Slow Motion Genocide

Two decades later, the war still echoes in the rice fields of Laos


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Doug Fine
June 5, 1996 1:36PM (UTC)

PHONSAVAN, LAOS --


A blond, middle-aged Brit joined us at our table at the only bar in this Most Bombed Province in the Most Bombed Country in the History of Mankind, needing a drink. A tour guide to some of Laos' oldest Buddhist sites, his caravan had passed a more contemporary site about three minutes after it blew up.
Two kids had been literally torn apart by a U.S. cluster
bomb, a BLU 26 (for Bomb Live Unit), which had been lying armed but dormant for 23 years in a rice paddy along Route 7, in the village of Tat Chia, 11 miles from where we were sucking down Lao Brand beer.

"They were literally putting his pieces in a bag," the sobbing tour guide said of the boy who was lucky enough to be killed instantly. There was more gallows humor than overt sympathy among the others at the table, also Brits, former Royal Air Force explosives experts who are part of the non-profit humanitarian Mines Advisory Group (MAG). "We could have this province cleared, in ohh...I'd say 1,100 years," said Paul Stanford of MAG. "Barring a new war." It was an old one among his colleagues. No one looked up.

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More amusing to them was my account of how a low-level
employee of the U.S. Embassy in Vientiane had told me that as far as he was concerned, the official U.S. policy is that "most of the unexploded ordnance left in Laos isn't ours." Maybe, MAG's Steve Larson opined, the Chinese pirated the design and serial numbers on American munitions the way they now do with software.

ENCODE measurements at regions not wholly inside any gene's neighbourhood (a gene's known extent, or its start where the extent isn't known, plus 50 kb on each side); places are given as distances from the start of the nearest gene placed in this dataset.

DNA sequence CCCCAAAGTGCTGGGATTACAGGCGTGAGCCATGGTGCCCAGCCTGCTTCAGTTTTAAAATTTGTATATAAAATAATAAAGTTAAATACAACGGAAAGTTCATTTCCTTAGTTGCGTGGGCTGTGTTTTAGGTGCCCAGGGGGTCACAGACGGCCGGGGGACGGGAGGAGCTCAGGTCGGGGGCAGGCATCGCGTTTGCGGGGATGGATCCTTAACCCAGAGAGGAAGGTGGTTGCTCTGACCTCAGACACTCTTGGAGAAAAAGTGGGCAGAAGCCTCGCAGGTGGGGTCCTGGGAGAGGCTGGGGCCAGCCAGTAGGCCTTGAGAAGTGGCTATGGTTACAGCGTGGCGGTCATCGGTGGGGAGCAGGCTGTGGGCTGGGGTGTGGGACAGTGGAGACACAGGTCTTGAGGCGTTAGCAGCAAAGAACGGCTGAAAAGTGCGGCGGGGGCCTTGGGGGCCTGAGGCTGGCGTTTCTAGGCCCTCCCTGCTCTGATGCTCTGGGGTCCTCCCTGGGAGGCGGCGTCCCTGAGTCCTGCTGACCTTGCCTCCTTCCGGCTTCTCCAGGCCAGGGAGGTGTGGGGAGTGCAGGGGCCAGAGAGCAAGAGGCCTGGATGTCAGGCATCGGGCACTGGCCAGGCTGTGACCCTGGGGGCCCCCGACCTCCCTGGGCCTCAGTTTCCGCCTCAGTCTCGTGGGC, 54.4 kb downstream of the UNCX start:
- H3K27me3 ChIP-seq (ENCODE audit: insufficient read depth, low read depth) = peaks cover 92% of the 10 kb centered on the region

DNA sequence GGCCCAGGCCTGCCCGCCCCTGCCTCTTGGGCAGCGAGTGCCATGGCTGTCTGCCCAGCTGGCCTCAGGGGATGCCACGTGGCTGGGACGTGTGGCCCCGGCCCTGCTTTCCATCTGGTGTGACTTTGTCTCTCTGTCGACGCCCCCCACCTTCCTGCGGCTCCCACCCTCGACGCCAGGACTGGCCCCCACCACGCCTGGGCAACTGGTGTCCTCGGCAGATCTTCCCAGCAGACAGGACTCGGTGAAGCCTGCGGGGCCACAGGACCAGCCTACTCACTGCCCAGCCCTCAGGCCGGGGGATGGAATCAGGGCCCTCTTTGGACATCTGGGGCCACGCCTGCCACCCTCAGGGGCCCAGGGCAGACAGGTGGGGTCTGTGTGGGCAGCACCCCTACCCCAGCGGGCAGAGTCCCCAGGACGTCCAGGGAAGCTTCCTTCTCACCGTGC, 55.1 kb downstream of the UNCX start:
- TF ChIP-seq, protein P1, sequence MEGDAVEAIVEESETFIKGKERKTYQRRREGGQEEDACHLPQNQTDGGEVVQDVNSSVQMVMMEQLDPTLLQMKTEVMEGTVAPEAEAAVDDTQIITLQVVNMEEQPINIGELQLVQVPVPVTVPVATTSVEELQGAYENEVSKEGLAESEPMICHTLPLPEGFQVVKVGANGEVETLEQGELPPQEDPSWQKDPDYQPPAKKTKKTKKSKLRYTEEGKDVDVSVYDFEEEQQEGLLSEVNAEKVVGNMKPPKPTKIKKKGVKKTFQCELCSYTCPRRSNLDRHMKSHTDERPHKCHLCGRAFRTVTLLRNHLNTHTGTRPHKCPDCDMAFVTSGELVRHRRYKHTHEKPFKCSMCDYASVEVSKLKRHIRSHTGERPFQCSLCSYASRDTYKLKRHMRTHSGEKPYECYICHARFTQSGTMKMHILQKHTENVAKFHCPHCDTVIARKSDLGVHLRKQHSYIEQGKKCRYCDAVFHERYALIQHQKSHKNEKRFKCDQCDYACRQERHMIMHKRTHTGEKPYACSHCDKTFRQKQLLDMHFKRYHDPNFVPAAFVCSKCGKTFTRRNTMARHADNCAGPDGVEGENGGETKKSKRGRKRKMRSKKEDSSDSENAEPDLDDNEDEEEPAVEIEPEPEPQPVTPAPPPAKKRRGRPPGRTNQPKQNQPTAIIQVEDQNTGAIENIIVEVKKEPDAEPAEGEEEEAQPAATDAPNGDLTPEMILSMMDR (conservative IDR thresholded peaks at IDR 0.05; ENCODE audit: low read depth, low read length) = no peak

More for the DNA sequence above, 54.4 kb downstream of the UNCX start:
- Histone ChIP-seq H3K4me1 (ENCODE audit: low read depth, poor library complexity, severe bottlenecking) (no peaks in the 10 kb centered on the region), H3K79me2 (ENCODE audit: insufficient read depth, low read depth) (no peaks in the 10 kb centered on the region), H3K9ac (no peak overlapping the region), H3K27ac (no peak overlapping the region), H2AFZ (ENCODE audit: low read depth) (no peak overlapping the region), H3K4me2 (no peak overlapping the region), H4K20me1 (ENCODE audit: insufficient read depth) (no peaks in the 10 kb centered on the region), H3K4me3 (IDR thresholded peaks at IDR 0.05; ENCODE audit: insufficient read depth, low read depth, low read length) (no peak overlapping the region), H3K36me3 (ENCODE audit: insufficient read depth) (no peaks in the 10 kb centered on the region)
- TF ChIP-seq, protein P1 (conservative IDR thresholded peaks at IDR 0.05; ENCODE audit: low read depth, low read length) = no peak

During the CIA's secret air war, a bomb dropped on Laos
every eight minutes for nine years, from 1964 to1973, amounting to a total tonnage greater than that dropped in the entire European theater in World War II. Twenty-three years later, large parts of Xieng Khuang Province have been literally bombed backed to the
Stone Age, sometimes more than once. Some 12 Laotians, often farmers tilling rice fields, are separated from their bodies each month in this province alone. Nearly half the people blown up by these suddenly exploding bombs are children.

Here's how Stanford describes the tennis ball-sized BLU 26: "650 of these are dropped in a casing. Upon impact, razor-sharp shrapnel or ball bearings spray in all directions. Sometimes an incendiary device is added as well, causing the flesh to melt. It's a very effective weapon when you don't know who or where your enemy is: you can kill everybody."

For one reason or another, an estimated 10 percent of the 8
million cluster bombs dropped over Laos (including munitions dumped randomly by U.S. bombers returning to Thai bases) failed to detonate when they hit the ground. They're still there, churned
underground, rainy season after rainy season. On the 1-1/2 hour drive from Phonsavan to one of two schools MAG
is now methodically clearing, Stanford and I passed rice paddies growing up around massive 2,000-pound bomb crater ponds. Ninety-one BLUs had been found at one school, including five armed bombies found three inches under the school's dirt floor.

Now, what I saw in Xieng Khuang is not about to make me question,
without further research, the geopolitical realities of an era in